Help Me Keep My Sight



I am losing my sight.  I no longer drive at night and I need to use the magnification tools on my work and personal computers. I'm already on page two as I write this. I have developed a condition that I shouldn’t have had to worry about for another fifteen years or so.  As most of you know, in 2016 I had an aggresive breast cancer and needed strong chemo drugs to save my life. These drugs also had strong side effects one of which has accelerated the growth of cataracts in both eyes.  

I was referred to Pacific Cataract & Laser (PCL) in Bellevue, Washington.  They have multiple offices in WA as well as Oregon, Alaska, Idaho and New Mexico.  After my initial consult they said I would receive a call from the surgical coordinator.  I got the call but it was the doctor.  He asked if it was possible for me to travel to Mesa, Arizona to see a surgeon who they (all of PCL) thought had more knowledge and experience with patients like me.  My first thought was of grocery check-out lines. I always pick the lines where they just stop moving – for whatever reason: coupons, price checks, cashier changes, the first three credit cards didn’t work and they're pulling out the fun stuff and paring down to the essentials - those lines. Meanwhile, all the other lines are moving and people that stepped in line the same time as me are already home putting their groceries away.  Why can't I choose the normal lines that keep moving and why can't I have normal eyes like everyone else?  Damn eyeballs! I said: “Yes, I can travel to Arizona to see the specialist.”  As stories go, that was just the beginning.

My chart notes etc. were forwarded to Dr. Warren Hill in AZ.   After a couple weeks I called his office to set up an appointment and I was transferred to his Physician Assistant. She told me that Dr. Hill didn’t think he could do the surgery either . . . however, he thought I should talk to Dr. Michael Snyder in Ohio at the Cincinnati Eye Institute (CEI).  “Yes, I can travel to Ohio.”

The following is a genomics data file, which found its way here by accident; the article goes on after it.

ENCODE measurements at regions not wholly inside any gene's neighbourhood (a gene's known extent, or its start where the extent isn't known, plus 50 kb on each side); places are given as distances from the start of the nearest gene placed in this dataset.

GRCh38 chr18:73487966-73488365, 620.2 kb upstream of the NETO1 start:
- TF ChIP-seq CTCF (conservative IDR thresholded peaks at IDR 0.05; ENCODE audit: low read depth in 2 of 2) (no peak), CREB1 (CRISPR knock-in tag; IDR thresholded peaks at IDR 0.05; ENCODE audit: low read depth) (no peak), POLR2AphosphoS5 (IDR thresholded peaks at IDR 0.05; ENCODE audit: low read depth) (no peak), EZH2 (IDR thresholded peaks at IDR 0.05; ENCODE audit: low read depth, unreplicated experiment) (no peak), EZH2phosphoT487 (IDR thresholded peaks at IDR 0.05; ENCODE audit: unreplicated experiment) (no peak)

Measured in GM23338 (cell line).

BEFORE seeing Dr. Snyder I had a phone consultation/3rd opinion with another specialist in Florida, Dr. William Trattler who said at the start of our call: "I understand why you're going out of state for surgery".  He knew Dr. Snyder and concurred with me going to CEI in Ohio.

My info was forwarded to CEI. Three weeks later Dr. Snyder called me.  He started by asking me how much I understood about my eyes and why so many surgeons didn’t want to operate on me.  I learned how unique my eyes are. He said, “I’m confident in my skills to operate on you. I’ve operated on patients like you before.  They present maybe once or twice every four or five years. That’s not what concerns me though. You need a 50+ diopter intraocular lens (IOL) to replace your lens that I will remove. The highest diopter made in the USA is 40. There are three labs in the world that could possibly make your IOLs. The best would be a lab in Germany.  I’ve already talked to them and they believe that they can do it. The hard part about this however. . .” - really? - “. . . is that we need the Food & Drug Administration’s (FDA) approval via Compassionate Use Device Exemption (CUDE) to ask the lab to make them, FDA blessing to have them pass through Customs and authorization for me to implant them into your eyes."   He spent over an hour on the phone with me making sure I understood the medical issues and financial implications if I decided to follow through with this.

The cost to say “Dear FDA” is $3000.00.  This weeds out the not-so-serious requests. That is approximately the cost of normal cataract surgery on one eye.  Gary and I need to fly round-trip to Ohio at least three and maybe four times.  #1 for a consult (which we did on Sept 8, 2017), #2 for surgery on the 1st eye (February 27, 2018) and 30 days later return for post-op on the first surgery and to operate on the 2nd eye. Only one eye can be operated on at a time. The possible 4th trip would be the 30 day post-op on the 2nd eye if I can’t have a Dr. at PCL in WA do this for me (FDA issue).